Will Purism produce a mobile workstation?

Hi everyone, does anyone know if they have such a plan to make a laptop coming with server grade platform? Dell and HP already have such products, they use mobile Xeon so user can have more realiability without having to stick to desktop devices.
Since Purism refuse to use AMD, so Epic will not be used, but they can use mobile Xeon or Xeon-D, or even server grade ARM chips… What do you all think?

So just a very quick note, more for completeness…

We do not “refuse” to use AMD - actually I would love to use non-Intel CPUs, like AMD. The problem is though that the AMD CPUs and chipsets suffer the same problem as the Intel ones, i.e. they contain a huge bunch of proprietary binary only code including something similar to the Intel Management Engine (ME), called PSP. While the Intel stuff has been painfully reverse engineered and understood over the course many months and years, at least to a level where we can pretty confidently disable the Intel ME and remove most parts of its firmware, for current AMD CPUs this knowledge simply does not exist - at least not that I am or we are aware of. If you know of an AMD (mobile) CPU where we can disable the so called PSP or load it with an open firmware so that the main CPU boots and operates normally, then we can look into that.

And concerning ARM server grade CPUs, this market is complicated and the CPUs in it are not at all suited for anything like a laptop. In my server room in the basement I have a Cavium ARM64 based server. We use it to natively compile the ARM64 PureOS packages. A CPU with whopping 48 cores, wow! Good for server loads, i.e. lots of threads serving many clients, but the single core performance is, well, not so great. On the other hand you have another whopping number: 50W - this is the almost constant minimum power draw of this system, which goes up to 150W when you put it under load. And this is mostly the CPU. This isn’t something you can cram into a laptop case. From my (quite remote) observation the ARM server market is pretty stuck or even shrinking. The promises made a few years ago have not been kept, an ARM server is in most ways less efficient than comparable x86 servers. Today it is even quite hard to actually buy ARM based server boards - not impossible, there are some, but hard. And the few you find are also pretty expensive.

So I guess the short answer is, no, we are most definitely not looking into making a mobile ARM based workstation using some ARM server CPU. Concerning more powerful x86 laptops, well, I’ll keep this in mind but I would recommend not holding your breath for it… :slight_smile:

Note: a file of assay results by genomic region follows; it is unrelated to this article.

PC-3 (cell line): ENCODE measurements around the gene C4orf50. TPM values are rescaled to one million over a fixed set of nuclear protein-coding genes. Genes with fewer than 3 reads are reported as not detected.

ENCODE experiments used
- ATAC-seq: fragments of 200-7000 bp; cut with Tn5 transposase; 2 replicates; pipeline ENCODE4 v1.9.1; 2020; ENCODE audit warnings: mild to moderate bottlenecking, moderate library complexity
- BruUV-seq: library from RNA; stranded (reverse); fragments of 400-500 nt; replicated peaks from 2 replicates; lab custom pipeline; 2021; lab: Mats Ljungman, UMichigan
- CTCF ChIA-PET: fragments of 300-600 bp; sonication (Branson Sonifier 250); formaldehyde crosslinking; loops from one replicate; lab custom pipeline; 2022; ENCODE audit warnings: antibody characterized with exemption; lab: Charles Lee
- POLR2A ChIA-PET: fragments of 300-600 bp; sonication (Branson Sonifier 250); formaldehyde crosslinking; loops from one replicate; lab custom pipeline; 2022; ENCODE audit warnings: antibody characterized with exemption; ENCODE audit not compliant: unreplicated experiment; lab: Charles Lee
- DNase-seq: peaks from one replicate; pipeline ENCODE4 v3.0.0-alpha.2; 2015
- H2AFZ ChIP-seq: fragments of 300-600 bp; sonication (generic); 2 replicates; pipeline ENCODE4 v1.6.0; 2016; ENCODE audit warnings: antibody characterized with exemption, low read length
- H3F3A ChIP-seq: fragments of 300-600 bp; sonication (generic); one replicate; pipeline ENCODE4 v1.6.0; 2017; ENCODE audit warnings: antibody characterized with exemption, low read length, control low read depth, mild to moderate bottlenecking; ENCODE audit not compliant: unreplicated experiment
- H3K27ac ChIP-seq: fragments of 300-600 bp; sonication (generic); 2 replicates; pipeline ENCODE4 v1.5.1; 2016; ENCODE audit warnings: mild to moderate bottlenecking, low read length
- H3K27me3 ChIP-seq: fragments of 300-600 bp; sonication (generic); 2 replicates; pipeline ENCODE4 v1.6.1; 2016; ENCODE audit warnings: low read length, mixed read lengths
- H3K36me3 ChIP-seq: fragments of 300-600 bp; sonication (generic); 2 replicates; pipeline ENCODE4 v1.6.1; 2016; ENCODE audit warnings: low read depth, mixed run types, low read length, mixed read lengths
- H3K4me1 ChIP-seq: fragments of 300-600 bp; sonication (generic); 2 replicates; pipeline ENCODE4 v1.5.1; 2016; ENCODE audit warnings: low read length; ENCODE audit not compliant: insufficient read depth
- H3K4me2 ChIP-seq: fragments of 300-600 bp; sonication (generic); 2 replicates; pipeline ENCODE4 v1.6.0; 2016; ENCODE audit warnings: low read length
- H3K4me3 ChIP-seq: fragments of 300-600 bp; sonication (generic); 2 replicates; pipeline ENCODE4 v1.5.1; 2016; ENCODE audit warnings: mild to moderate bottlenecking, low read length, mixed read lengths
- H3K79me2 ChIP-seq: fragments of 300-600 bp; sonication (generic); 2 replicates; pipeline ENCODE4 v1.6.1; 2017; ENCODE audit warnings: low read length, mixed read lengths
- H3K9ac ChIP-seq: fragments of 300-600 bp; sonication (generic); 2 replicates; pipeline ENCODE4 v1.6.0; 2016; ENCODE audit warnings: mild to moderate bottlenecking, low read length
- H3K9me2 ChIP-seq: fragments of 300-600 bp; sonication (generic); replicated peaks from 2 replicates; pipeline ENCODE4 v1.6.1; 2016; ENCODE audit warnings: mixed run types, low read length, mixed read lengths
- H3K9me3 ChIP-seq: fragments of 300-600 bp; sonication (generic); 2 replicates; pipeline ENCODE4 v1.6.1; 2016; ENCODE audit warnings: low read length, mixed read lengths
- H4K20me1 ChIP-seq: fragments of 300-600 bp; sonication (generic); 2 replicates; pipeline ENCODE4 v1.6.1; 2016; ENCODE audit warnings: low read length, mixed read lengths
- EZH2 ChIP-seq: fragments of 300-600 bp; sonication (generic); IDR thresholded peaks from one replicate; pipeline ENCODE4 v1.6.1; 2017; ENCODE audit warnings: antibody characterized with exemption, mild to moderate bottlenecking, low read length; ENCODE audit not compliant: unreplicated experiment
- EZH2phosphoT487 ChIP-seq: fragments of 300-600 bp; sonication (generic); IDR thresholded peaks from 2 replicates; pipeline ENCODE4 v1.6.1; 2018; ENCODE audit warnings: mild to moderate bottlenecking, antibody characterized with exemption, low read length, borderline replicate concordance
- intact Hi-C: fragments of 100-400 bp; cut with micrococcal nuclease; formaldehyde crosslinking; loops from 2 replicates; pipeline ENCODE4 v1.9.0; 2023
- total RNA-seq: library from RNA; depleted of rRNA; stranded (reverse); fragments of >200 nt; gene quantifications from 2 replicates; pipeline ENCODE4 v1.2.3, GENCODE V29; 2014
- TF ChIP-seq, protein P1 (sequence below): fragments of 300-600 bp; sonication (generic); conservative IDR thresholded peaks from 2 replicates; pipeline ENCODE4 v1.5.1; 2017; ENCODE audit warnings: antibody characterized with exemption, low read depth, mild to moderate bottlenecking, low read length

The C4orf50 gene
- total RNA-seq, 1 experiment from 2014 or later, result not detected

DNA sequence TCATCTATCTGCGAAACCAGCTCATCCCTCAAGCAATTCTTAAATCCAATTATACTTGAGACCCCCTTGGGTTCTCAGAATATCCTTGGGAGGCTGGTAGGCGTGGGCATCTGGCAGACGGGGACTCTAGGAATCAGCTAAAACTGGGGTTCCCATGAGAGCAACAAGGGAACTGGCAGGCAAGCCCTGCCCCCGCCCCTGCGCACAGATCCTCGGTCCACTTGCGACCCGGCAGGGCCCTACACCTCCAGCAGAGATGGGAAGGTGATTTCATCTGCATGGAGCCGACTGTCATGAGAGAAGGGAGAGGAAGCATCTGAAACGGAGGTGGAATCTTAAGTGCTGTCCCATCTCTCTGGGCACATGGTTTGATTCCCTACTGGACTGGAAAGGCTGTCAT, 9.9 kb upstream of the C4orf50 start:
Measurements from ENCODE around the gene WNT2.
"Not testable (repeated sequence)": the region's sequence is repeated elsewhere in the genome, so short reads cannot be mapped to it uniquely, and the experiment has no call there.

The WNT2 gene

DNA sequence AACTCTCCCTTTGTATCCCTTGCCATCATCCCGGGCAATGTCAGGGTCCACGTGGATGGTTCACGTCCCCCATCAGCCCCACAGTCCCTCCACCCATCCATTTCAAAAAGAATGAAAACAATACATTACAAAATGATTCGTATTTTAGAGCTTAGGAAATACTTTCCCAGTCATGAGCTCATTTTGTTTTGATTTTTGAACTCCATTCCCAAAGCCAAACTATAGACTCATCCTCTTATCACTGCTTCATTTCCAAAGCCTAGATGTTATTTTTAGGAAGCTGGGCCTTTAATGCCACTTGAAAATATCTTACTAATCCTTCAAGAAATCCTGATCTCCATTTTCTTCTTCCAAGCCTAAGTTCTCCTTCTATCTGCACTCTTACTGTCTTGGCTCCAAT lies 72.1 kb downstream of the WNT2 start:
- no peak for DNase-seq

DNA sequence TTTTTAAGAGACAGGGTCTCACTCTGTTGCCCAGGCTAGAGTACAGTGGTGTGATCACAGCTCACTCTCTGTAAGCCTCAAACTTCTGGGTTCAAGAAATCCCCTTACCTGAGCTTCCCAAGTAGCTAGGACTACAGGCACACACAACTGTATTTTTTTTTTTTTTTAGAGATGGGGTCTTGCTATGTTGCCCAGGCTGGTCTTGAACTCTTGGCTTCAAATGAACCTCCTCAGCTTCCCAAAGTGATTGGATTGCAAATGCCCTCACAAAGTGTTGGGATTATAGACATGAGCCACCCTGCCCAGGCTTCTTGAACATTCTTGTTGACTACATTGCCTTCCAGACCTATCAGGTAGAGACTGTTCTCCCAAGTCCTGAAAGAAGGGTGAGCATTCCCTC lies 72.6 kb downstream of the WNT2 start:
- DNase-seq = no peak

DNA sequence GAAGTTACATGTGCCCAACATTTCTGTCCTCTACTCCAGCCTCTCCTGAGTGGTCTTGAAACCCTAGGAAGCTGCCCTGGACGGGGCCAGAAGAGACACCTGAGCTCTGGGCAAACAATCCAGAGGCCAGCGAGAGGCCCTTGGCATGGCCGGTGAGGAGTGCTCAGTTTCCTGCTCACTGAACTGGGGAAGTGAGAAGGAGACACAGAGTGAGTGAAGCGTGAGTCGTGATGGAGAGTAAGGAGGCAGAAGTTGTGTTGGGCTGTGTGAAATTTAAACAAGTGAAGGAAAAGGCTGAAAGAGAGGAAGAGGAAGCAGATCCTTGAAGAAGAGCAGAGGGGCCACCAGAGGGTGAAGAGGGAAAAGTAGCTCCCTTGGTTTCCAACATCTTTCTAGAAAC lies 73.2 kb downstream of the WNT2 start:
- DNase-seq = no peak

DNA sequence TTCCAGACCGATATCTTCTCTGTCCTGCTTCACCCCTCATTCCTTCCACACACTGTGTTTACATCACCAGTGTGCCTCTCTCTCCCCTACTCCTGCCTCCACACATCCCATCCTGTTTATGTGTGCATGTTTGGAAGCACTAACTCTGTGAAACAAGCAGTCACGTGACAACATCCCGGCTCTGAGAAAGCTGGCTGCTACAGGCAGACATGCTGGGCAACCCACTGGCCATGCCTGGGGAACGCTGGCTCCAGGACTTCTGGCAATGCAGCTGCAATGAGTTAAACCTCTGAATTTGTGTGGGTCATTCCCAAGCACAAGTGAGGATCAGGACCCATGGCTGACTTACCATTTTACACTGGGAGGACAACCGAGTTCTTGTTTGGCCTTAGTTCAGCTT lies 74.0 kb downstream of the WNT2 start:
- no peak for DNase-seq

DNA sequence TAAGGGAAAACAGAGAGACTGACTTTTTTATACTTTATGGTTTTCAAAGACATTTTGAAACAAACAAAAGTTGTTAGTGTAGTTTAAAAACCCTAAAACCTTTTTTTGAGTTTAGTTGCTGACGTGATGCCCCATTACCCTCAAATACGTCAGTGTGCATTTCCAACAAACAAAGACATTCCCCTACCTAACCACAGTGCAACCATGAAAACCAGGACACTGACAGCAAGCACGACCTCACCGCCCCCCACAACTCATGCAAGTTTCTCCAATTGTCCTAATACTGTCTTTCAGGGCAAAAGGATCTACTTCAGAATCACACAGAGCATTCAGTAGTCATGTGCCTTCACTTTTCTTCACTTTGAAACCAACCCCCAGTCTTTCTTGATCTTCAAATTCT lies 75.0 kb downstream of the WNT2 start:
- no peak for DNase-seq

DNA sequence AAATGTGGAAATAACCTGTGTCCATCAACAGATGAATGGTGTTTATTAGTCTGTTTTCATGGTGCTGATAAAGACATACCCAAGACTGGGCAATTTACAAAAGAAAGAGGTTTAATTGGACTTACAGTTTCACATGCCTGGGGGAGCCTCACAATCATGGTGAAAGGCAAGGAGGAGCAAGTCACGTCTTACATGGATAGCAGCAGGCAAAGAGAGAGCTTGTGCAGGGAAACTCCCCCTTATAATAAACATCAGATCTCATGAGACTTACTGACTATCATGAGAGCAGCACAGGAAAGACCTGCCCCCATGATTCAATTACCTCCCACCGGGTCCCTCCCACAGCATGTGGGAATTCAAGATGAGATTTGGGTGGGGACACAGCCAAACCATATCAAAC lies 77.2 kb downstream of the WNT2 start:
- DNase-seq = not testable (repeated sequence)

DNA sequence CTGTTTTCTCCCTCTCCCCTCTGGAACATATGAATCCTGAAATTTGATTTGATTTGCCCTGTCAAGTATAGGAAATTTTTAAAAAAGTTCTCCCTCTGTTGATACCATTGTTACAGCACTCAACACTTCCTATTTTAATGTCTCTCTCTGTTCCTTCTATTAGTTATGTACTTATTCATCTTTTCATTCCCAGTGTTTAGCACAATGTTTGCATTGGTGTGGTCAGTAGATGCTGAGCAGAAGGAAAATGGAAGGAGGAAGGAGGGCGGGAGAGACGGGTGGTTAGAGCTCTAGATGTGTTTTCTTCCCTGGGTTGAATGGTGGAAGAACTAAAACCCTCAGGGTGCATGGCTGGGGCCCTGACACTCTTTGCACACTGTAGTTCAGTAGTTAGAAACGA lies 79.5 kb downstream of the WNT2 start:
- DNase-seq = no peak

Thanks for the thorough explanation, Nicole. That’s just generally good to know.

I’m curious what your take on Power9 is. There’s of course the Talos II workstation (anything but mobile) and while everyone says the hardware is great quality, my general impression is it’s intimidating to setup and use. Have you considered making a non-mobile workstation with the Power9 architecture?

Also, what about just lower-spec/lower-end hardware? Chromebooks have proven that you can pack a lot of computer into a pretty minimal fanless package with certain ARM architectures. For people who love absolutely open hardware, don’t need a lot of power, and want great battery life, wouldn’t a RISC or ARM-based device that’s about like a Chromebook be a great option, especially in terms of security? (Chromebooks are widely regarded as decently secure)

That could be converged platform based on L5 can’t it? Purism may just revive old Asus dream of phone convertible to tablet or even laptop

Since Purism is already selling Xeon-based servers, the Xeon option may be more realistic in terms of fighting the closedness of Intel and AMD i.e. some of the design / knowledge / code / understanding already there.

My question to you would be: Is there the demand for it (at some assumed relatively high price-point)?

Speaking only for myself, I tend to think of desktops / laptops / phones / tablets as access devices. The important stuff happens elsewhere - so if the access device has a problem, I will use a different access device until the problem is resolved. So, yes, my ideal server has ECC and RAID and redundant PSU etc.

It depends on whether your focus is on reliability or performance.

It may be helpful to link to a specific Dell or HP product so that readers can see what you are referring to.

Thank you!
I only know there’s a BIOS setting to turn off PSP, which many people say it’s not fully disabled.
I remember there are some industrial ARM chips that support ECC UDIMM even RDIMM, with something like up to 16 cores, and do not use that much power.
IMHO, 150w for a laptop is still acceptable, there are already some gaming laptops use even more power if include the GPU.

Just search “xeon laptop”, there are plenty of examples. :wink:

With Ryzen getting more popular, the research seems to have picked up:

I do recommend the talk, it explains what the PSP actually does, and it’s much less than I expected.


Only the source code really tells you what the PSP actually does. :wink:

source code which you can compile and install. if you cannot - then only reverse-engineering (disassembling + tracing) would tell you what it actually does.

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